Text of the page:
Bandits (2001) Movie Review

The problem with a lot of Hollywood movies nowadays is that everything’s been done and the powers that be don’t feel it necessary to make a movie that “breaks the mold” with every one of their releases. Mind you, there are exceptional movies every now and then, but on a whole Hollywood is content to make “average” films that’s been done before. How then does Hollywood pictures draw in a crowd? That’s easy. They make the “same old thing” except they spice the formula up with A-list actors and a big budget. This is the case with Barry Levinson’s Bandits.

Bandits stars A-listers Bruce Willis and Billy Bob Thornton as Joe and Terry, respectively, two prison inmates who somehow strike up a friendship despite being polar opposites. Joe is the strong and silent type prone to sudden action and Terry is a hypochondriac suffering from obsessive-compulsive disorder and a host of other diseases that are all in his head. When Joe decides he doesn’t like prison anymore, he quickly escapes with Terry in tow.

The two go on the lam but not before Joe decides on the spur of the moment to rob a local bank with a highlight marker. Later, the two agree that the biggest problem with robbing banks is the people they have to deal with inside the bank, and hatches a great idea: they’ll go to the bank manager’s house, take the family hostage for the night, and wait until morning to go back to the bank with the manager and rob the place before anyone arrives! The two are so successful that they suddenly become celebrities and are dubbed the “Sleepover Bandits.” Everything is going perfect until Terry’s car breaks down and he abducts bored housewife Kate Wheeler (Cate Blanchett) who ends up abducting him! When Kate decides she likes the excitement of the criminal life and ends up being part of the gang, that’s when things start to get complicated.

If you haven’t guessed, Bandits is not a reality-driven film. It’s a flighty, fantasy criminal picture, the kind where bank robbers are charming and those being robbed are eager to please. As Joe, Bruce Willis charms his way into his victim’s hearts with a wink and a smile and they return the favor in kind. When the duo gets famous, people are literally falling over themselves to be their victims. It’s all played for laughs, including Kate’s manic depression and the “need for speed” that makes her the perfect accomplice for the two bandits. Since this is a fantasy criminal movie, our two bandits, who never bothers to wear masks (although they do wear absurd wigs and glasses) and are constantly caught on bank cameras, are free to roam bars, hotels, and stores without trouble.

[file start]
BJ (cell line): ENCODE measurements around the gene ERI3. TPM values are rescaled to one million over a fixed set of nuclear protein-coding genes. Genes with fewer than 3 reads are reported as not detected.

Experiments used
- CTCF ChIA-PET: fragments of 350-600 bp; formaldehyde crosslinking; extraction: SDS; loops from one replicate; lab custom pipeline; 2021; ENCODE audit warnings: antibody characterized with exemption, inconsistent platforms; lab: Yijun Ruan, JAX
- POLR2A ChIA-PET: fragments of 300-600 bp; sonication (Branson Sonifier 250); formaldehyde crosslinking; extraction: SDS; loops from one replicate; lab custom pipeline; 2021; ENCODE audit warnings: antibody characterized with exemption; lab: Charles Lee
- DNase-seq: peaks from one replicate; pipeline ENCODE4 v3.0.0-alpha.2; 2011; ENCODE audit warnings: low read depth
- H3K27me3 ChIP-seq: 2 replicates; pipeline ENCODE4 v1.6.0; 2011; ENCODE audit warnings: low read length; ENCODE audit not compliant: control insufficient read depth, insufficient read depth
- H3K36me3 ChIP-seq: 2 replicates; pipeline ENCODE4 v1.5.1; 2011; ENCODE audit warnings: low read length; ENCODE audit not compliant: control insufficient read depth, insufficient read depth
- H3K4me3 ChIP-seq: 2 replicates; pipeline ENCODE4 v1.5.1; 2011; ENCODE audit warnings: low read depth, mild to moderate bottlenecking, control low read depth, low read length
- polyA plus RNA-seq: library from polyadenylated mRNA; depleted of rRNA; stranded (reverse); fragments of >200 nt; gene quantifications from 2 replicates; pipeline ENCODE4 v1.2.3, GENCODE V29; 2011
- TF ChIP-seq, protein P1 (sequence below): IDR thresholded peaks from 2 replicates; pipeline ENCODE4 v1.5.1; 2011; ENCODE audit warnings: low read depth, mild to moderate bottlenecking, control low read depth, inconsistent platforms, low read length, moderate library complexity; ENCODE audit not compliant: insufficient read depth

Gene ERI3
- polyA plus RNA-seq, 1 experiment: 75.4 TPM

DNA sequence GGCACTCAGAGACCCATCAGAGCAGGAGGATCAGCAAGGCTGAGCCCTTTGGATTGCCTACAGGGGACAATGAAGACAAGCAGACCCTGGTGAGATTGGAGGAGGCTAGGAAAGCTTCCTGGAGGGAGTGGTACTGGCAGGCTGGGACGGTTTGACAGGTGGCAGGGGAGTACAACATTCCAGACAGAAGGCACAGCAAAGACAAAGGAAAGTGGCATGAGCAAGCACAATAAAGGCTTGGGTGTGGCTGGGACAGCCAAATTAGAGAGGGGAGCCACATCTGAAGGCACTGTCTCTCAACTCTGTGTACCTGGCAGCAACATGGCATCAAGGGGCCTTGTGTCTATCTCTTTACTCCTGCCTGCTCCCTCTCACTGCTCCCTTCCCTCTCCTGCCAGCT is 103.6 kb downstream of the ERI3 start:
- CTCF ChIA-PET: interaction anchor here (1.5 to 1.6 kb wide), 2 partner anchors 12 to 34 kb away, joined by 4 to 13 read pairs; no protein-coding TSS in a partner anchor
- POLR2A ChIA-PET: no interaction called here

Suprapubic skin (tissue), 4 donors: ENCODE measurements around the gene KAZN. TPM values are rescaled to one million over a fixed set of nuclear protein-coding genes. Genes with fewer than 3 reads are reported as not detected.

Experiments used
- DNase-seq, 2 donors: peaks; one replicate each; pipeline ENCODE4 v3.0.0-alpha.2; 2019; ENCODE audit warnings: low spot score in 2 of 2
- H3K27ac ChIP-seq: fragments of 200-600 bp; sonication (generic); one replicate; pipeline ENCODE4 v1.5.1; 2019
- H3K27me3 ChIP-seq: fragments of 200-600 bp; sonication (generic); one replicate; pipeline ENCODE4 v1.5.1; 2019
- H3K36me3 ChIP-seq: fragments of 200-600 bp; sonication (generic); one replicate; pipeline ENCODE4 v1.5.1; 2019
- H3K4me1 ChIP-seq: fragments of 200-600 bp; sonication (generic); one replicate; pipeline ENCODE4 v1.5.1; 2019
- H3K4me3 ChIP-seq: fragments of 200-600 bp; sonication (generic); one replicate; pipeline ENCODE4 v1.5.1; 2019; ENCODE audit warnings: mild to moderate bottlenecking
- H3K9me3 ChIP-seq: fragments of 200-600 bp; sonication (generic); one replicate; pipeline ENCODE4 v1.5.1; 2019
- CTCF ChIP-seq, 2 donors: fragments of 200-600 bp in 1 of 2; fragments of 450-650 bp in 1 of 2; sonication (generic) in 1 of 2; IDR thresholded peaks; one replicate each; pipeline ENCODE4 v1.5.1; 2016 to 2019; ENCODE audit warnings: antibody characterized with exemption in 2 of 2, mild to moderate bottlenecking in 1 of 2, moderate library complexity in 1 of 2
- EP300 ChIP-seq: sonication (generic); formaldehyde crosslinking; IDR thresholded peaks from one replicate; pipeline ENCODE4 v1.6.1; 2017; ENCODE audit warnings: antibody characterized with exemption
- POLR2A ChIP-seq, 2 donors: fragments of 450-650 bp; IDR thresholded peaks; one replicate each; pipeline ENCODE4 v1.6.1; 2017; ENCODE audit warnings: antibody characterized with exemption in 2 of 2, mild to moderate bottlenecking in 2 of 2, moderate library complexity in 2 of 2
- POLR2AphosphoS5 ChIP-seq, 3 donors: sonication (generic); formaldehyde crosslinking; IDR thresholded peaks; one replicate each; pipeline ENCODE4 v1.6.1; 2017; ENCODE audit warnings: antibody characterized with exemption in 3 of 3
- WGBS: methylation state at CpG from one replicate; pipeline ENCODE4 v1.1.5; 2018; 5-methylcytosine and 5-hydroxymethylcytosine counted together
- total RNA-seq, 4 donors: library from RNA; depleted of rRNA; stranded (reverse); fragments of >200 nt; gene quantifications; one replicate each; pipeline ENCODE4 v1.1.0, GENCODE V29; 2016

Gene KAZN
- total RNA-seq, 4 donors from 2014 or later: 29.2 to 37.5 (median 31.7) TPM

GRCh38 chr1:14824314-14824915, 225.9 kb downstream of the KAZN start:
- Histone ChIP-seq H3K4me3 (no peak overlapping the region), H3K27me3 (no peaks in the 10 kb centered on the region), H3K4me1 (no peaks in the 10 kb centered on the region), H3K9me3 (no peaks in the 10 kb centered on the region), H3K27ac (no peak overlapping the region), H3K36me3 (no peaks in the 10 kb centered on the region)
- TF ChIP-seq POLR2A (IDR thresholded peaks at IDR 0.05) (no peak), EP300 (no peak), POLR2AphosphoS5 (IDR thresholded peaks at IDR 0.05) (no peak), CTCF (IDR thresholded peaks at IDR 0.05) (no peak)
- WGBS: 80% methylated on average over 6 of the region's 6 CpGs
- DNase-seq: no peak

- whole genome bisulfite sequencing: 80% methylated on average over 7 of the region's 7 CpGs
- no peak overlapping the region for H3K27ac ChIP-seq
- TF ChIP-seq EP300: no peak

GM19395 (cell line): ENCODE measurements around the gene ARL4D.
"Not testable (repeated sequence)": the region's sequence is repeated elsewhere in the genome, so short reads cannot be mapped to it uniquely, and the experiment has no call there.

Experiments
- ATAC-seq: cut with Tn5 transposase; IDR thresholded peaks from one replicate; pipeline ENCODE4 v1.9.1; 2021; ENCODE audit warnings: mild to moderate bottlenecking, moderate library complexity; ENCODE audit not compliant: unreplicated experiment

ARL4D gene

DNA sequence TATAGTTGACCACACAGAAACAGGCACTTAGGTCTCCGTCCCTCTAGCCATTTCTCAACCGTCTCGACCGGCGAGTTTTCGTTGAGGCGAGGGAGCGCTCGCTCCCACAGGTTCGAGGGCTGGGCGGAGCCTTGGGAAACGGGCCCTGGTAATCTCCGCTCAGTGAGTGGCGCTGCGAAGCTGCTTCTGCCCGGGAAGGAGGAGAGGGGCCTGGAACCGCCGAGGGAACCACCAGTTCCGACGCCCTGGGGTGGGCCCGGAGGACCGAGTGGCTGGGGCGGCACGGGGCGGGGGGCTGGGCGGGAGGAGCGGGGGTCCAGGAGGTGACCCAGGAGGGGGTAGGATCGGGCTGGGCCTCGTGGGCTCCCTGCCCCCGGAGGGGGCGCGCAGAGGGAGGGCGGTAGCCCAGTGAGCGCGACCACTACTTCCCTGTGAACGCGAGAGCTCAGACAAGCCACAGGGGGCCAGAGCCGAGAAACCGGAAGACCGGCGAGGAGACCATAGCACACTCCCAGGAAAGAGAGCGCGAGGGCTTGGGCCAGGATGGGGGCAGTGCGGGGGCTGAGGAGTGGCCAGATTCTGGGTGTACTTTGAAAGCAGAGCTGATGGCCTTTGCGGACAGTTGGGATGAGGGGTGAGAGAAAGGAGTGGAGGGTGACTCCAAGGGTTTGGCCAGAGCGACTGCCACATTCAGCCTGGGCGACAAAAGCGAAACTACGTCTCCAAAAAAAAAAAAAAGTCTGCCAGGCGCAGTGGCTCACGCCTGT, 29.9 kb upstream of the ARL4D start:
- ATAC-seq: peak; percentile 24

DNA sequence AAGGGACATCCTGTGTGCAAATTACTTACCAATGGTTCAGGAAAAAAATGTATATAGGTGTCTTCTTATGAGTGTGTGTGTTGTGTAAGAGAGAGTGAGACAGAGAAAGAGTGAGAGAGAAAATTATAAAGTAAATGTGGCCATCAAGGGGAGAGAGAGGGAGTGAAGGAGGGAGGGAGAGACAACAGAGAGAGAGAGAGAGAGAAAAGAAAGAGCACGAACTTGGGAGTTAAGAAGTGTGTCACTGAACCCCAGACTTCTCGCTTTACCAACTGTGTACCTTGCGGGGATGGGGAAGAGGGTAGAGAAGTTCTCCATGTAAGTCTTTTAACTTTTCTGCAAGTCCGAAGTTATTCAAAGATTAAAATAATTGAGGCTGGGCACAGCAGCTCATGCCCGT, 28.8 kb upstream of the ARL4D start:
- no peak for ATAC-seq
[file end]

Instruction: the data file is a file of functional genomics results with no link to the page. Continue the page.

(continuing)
Bandits is a been-there, done-that picture that is predictable from start to finish, and the only real draw is the cast. And my oh my did the filmmakers get themselves some nice gems. Willis is perfect as the impulsive and romantic Joe, while Thornton seems to be having a ball playing the constantly ailing (in his mind, anyway) Terry. A fiery redheaded Cate Blanchett only adds to the stellar A-list cast, and manages to be both whimsical and sexy.

Another member of the cast that acquits himself well is Brian O’Byrne as Darill, Joe’s not-so-bright cousin who becomes the gang’s wheelman, but longs to be a Hollywood stuntman. (At the risk of sounding like a know-it-all, I guessed the film’s ending 10 seconds after the Darill character shows up onscreen. If you pay attention and know something about movie “twist endings,” you’ll guess Bandits’ ending, too.)

The screenplay by Harley Peyton is fast and breezy, and the dialogue is crisp, although it might not be much of a stretch to say that Thornton probably expanded the role of Terry quite a bit, because it’s hard to imagine anyone could have picture Thornton’s Terry as that much of an oddball on the written page. If this is indeed the case, then kudos to Thornton. The direction by Barry Levinson is not awe-inspiring, but just okay. Levinson makes the mistake of dragging out some of the romantic scenes between Kate and the gang, in particular a scene at a hotel with Terry and Kate that just seems to go on forever long after the point is made.

Bandits is not a great film. Its premise has been done to death, and the film is highly predictable. For instance, who didn’t know that once Kate was abducted, she would fall immediately for Joe, and then fall for Terry later on, and vice versa? Even a blind man could see these plot “twists” coming a mile away.

The ending is also incredibly silly, but then again, the entire movie is silly. At least it’s a fun kind of silly with a great cast.

Barry Levinson (director) / Harley Peyton (screenplay)
CAST: Bruce Willis …. Joe Blake
Billy Bob Thornton …. Terry Collins
Cate Blanchett …. Kate Wheeler


Buy Bandits on DVD